|Leaves and pollen catkins. Osaka, Japan.|
|Subgenus:||Quercus subg. Quercus|
|Section:||Quercus sect. Quercus|
It is a deciduous tree growing to 30 metres (98 ft) tall with a trunk up to 1 m (3 ft) in diameter with fissured gray-brown bark. The leaves are obovate to oblong, glabrous above, glabrous to densely grey-white hairy below, mostly 10–20 centimetres (4–8 inches) long and 5–14 cm (2–5+1⁄2 in) wide (rarely up to 30 cm (12 in) long and 16 cm (6 in) wide), with 9 to 15 lobes on each side, and a 10–13 mm (3⁄8–1⁄2 in) petiole.
The flowers monecious catkins. The acorns are 17–25 mm (5⁄8–1 in) long and 13–18 mm (1⁄2–3⁄4 in) wide, a third to a half enclosed in a green-grey cup on a short peduncle; they are solitary or 2–3 together, and mature in about six months from pollination. A long-lived tree, it is slow-growing.
- Quercus aliena var. aliena. Leaf margin wavy; leaf greyish below.
- Quercus aliena var. acutiserrata Maxim. Leaf margin serrated, with sharp serration; leaf densely hairy below with greyish hairs.
- Quercus aliena var. pekingensis Schottky. Leaf margin serrated, with rounded serration; leaf glabrous or only slightly hairy below.
- Quercus aliena var. alticupulifirmis H.Wei Jen & L.M.Wang (not accepted by Flora of China).
- Quercus aliena var. pellucida Blume (not accepted by Flora of China).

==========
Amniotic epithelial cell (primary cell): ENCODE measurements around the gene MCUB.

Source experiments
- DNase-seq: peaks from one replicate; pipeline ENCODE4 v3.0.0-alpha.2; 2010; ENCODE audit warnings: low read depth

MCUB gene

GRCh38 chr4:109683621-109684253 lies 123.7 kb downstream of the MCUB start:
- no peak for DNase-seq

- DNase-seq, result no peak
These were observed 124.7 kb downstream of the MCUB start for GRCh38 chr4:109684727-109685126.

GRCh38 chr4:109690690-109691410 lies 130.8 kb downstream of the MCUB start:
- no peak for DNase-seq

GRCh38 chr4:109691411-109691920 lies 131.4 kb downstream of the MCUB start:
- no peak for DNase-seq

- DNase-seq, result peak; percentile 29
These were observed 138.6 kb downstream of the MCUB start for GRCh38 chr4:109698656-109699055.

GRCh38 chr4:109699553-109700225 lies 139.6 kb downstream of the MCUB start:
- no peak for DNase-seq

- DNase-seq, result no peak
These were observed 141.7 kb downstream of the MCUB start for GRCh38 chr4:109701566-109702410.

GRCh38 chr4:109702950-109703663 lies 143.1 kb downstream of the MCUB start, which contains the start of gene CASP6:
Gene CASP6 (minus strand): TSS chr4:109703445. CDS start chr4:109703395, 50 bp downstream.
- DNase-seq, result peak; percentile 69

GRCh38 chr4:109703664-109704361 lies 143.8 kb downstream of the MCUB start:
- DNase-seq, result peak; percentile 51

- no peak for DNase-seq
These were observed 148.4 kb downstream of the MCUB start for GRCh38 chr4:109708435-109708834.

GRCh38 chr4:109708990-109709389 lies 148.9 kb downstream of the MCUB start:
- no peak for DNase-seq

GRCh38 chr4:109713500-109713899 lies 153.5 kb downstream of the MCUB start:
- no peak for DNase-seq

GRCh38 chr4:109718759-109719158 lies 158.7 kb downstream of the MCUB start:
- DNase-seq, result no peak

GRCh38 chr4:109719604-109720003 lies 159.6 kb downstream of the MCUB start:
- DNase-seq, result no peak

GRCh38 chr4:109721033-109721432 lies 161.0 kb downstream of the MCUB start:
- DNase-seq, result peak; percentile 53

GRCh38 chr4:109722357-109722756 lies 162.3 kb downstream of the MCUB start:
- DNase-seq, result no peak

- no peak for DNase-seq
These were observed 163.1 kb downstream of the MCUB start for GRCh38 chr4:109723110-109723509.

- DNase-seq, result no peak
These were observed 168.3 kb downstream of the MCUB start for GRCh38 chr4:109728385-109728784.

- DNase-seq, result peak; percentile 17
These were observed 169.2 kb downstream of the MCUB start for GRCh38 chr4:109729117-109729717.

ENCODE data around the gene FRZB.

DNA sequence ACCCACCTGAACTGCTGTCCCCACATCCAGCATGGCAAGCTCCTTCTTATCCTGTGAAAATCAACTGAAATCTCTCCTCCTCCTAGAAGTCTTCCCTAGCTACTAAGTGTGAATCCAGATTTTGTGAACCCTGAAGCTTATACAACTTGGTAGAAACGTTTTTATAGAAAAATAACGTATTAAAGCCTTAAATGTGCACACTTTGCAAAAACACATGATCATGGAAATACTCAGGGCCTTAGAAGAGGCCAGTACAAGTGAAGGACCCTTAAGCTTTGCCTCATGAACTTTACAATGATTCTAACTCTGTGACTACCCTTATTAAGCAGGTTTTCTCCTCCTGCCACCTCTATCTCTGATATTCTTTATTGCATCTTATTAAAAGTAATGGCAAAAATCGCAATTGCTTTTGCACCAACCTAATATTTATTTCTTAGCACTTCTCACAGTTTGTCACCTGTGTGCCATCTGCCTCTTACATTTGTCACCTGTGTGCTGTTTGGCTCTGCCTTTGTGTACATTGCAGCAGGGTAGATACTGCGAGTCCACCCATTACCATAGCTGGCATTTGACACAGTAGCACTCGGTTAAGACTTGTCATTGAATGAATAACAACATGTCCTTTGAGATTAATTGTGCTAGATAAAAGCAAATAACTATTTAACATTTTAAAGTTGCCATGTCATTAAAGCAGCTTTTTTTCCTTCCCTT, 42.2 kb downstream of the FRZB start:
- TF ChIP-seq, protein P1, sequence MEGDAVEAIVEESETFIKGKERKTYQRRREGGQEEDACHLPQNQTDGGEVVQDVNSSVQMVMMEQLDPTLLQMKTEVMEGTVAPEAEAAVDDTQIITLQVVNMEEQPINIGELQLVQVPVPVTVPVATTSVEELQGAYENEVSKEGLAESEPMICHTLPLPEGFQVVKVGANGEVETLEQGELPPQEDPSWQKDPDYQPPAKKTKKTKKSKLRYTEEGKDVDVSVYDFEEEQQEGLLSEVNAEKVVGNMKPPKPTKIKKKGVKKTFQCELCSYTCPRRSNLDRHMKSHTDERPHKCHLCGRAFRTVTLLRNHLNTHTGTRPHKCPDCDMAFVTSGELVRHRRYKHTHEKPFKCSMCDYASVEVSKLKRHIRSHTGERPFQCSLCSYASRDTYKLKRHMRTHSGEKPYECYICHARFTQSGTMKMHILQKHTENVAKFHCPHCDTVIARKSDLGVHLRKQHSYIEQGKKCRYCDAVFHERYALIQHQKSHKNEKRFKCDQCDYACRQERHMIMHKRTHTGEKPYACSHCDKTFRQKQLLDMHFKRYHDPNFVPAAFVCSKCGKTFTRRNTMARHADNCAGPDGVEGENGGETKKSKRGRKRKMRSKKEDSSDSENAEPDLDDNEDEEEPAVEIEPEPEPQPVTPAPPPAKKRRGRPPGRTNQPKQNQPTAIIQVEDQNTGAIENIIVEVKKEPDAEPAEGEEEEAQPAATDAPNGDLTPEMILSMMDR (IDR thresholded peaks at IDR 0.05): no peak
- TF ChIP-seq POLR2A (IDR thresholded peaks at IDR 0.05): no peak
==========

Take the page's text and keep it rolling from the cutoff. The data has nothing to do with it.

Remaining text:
It is native to East Asian states of Korea, Japan (where it occurs in Honshu, Shikoku, and Kyushu), mainland China (where it occurs in the provinces of Anhui, Gansu, Guangdong, Guangxi, Guizhou, Hebei, Henan, Hubei, Hunan, Jiangsu, Jiangxi, Liaoning, Shaanxi, Shandong, Shanxi, Sichuan, Yunnan, and Zhejiang) and Taiwan.
Cultivation and uses
The wood is used in East Asia for boat building and wood flooring for houses. The seeds can be crushed into a powder and used as a soup thickener and for mixing into cereals and breads. The seeds when roasted can also be used as a substitute for coffee. Galls produced by the larvae of insects are a rich source of tannin.
Quercus aliena was introduced to Europe in 1908, but remains rare in cultivation outside of its native area. The taproot is deep, making older plants difficult to move. It grows in full sun or partial shade and tolerates strong winds. It can grow in almost any type of soil as long as not waterlogged.
- Species was originally described and published in Mus. Bot. 1(19): 298. 1851. "Quercus aliena Blume". International Plant Names Index (IPNI). Royal Botanic Gardens, Kew; Harvard University Herbaria & Libraries; Australian National Botanic Gardens. Retrieved July 19, 2010.
- Lee, Sangtae; Chang, Kae Sun, eds. (2015). English Names for Korean Native Plants (PDF). Pocheon: Korea National Arboretum. p. 599. ISBN 978-89-97450-98-5. Retrieved 12 March 2019 – via Korea Forest Service.
- "Quercus aliena". International Oak Society oak checklist.
- "Quercus aliena". Germplasm Resources Information Network. Agricultural Research Service, United States Department of Agriculture. Retrieved January 19, 2018.
- "Quercus aliena". Flora of China – via eFloras.org, Missouri Botanical Garden, St. Louis, MO & Harvard University Herbaria, Cambridge, MA.
- Su, Mong-Huai; Wu, Sheng-Chieh; Hsieh, Chang-Fu; Chen, Sin-I; Yang, Kuoh-Cheng (2003). "Rediscovery of Quercus aliena Blume (Fagaceae) in Taiwan" (PDF). Taiwania. 48 (2): 112–117.
- "Quercus aliena". Plants for a Future.
- Bean, W. J. (1976). Trees and shrubs hardy in the British Isles. Vol. 3 (8th revised ed.). John Murray. p. 461.